I woke up Wednesday morning to a beautiful frosty leaf-covered lawn, the crystals sparkling in the early morning sun.
All the leaves had fallen from all but two trees. The red oak was planted when we bought this rambling old farm house in 1974, and it stands mighty, shading my kitchen. It was given to us by Lloyd Kennedy, a friend of Mike’s father from Yellow Springs (also known as “the tree man”) as a moving-in gift for us. It was just a small tree, and the front yard then had many tall old trees lining the road. Those old trees are all gone now and the red oak stands tall. The other tree that still has its leaves is a sour gum tree, also known as a Tupelo tree. When Lloyd Kennedy turned 100, and shortly before he died, he sent Mike a note with a picture of a Tupelo tree and said, “You need to plant one of these.” We did and now it has a majestic red color, while all the other trees are bare!
This is the season to plant trees. There is a time for every purpose under heaven!
This is also a time to protect our fellow man. And as we, as a state, as a country, as a world try to navigate this horrible pandemic, we have to think about how what we do can help make it a time to live and not a time to die. A time to be well and not a time to be sick. A time to be kind. When such a little thing as wearing a piece of cloth across our nose and mouth, a simple face mask, can help prevent our germs from going airborne where they might infect another person — that is a kind and loving thing to do.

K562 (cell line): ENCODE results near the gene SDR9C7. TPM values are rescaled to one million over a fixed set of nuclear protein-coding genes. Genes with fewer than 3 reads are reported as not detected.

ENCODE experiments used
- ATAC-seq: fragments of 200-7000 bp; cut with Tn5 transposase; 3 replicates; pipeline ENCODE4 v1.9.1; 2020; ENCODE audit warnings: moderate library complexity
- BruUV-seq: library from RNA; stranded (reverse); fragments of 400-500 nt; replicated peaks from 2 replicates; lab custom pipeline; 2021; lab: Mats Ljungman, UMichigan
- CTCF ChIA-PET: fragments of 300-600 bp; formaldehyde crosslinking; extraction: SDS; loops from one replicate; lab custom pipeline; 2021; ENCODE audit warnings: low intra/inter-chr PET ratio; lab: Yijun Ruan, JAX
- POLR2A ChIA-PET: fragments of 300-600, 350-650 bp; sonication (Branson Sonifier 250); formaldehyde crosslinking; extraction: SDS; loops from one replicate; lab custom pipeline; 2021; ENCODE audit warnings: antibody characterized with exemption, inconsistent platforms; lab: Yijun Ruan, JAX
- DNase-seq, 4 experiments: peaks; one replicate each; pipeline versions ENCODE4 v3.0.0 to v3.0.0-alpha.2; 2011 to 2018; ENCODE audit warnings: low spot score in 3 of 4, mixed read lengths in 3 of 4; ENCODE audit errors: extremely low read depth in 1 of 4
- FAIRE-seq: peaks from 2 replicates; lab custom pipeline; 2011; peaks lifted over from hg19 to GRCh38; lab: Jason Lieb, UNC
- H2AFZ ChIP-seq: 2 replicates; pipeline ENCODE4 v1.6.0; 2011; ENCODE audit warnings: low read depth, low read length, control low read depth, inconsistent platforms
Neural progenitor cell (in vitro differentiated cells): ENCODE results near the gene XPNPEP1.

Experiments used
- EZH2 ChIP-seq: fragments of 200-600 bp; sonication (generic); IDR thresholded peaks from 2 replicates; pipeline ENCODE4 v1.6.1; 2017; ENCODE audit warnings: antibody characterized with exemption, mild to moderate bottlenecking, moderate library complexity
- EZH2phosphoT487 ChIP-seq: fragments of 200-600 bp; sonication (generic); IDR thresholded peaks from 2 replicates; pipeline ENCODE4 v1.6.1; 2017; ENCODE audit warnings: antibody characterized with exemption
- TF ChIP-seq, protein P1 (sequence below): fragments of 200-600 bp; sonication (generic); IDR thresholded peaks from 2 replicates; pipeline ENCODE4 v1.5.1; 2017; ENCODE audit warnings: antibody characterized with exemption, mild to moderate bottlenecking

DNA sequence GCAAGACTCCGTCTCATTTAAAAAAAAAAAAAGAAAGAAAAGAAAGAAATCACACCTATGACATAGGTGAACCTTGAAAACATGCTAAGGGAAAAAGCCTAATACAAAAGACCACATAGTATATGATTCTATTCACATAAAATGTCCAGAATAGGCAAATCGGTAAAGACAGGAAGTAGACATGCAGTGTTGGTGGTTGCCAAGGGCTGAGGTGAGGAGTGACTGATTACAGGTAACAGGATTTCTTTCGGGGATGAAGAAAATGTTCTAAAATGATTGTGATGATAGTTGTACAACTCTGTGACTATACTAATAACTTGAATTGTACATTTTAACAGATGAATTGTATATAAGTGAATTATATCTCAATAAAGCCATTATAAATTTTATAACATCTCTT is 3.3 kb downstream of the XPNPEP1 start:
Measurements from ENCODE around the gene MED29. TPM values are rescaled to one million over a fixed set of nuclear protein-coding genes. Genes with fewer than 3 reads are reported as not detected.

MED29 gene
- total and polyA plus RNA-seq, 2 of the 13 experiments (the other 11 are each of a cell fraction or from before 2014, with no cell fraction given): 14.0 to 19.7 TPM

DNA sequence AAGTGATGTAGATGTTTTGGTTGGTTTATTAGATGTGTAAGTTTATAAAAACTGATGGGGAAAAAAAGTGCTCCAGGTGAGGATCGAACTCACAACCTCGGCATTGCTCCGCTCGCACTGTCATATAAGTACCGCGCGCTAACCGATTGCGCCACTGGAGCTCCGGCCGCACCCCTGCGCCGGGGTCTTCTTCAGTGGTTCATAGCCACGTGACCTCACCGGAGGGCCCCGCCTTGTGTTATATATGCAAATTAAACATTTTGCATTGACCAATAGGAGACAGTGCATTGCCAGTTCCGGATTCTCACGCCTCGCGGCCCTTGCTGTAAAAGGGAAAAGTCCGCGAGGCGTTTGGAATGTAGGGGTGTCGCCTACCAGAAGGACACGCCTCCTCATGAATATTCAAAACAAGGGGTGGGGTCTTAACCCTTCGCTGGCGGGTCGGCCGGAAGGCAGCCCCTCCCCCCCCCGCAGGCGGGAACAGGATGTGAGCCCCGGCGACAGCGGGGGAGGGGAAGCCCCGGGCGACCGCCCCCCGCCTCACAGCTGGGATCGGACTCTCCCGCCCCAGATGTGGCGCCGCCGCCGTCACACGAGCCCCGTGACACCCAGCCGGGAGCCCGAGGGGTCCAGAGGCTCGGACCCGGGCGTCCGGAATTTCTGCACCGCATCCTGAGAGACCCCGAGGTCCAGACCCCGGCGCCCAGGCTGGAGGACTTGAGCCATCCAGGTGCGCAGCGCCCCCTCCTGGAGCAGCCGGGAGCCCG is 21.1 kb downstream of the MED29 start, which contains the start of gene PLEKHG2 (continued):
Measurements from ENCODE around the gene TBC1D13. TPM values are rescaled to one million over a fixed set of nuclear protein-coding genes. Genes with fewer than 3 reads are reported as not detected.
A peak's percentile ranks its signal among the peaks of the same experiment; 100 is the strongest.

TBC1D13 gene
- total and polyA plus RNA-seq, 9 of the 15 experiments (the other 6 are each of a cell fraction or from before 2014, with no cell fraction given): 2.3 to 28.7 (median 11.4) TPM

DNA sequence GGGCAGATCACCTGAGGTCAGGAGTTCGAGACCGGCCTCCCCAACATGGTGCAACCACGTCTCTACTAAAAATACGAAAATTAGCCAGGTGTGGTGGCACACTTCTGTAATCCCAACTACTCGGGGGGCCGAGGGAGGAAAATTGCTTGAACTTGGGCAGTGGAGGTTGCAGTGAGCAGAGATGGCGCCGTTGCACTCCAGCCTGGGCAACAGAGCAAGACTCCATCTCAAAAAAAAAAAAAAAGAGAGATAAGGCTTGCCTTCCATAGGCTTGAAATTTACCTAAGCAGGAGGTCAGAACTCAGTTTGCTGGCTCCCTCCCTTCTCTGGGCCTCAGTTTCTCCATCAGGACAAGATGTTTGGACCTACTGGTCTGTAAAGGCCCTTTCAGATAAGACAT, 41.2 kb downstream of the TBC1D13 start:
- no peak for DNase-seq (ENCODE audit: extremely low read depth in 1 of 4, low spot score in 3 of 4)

This is also the season for Thanksgiving. As a country we have many things to be thankful for. But it may not be the season to gather around the Thanksgiving table and share with our family. We can be thankful in a very different way. It may be making food and dropping it off to a friend who can’t get out, or sharing with others the bounty that we have. Thanksgiving will be very different for us this year. But we need to be more thankful, and thankful and kind to each other.
My friend Barbara dropped off a loaf of pumpkin bread on my porch this morning. She used a recipe her kindergarten teacher had given her. Thank you for the kindness. I will share by doing the same for others.
Barbara’s Pumpkin Bread
3 cups flour
3 cups sugar
2 teaspoons soda
1 teaspoon cinnamon
1 1/2 teaspoon salt
1 1/2 teaspoon nutmeg
Beat: 4 eggs
Add: 2/3 cup water
1 teaspoon vanilla
2 cups pumpkin
1 cup oil
Add liquid ingredients to dry. Mix to combine. Pour into 3 greased loaf pans. Bake at 350 degrees for 50 minutes. Adjust baking time to different size pans. Can be frozen.
Ohio First Lady Fran DeWine is a Cedarville resident, Yellow Springs native and guest columnist.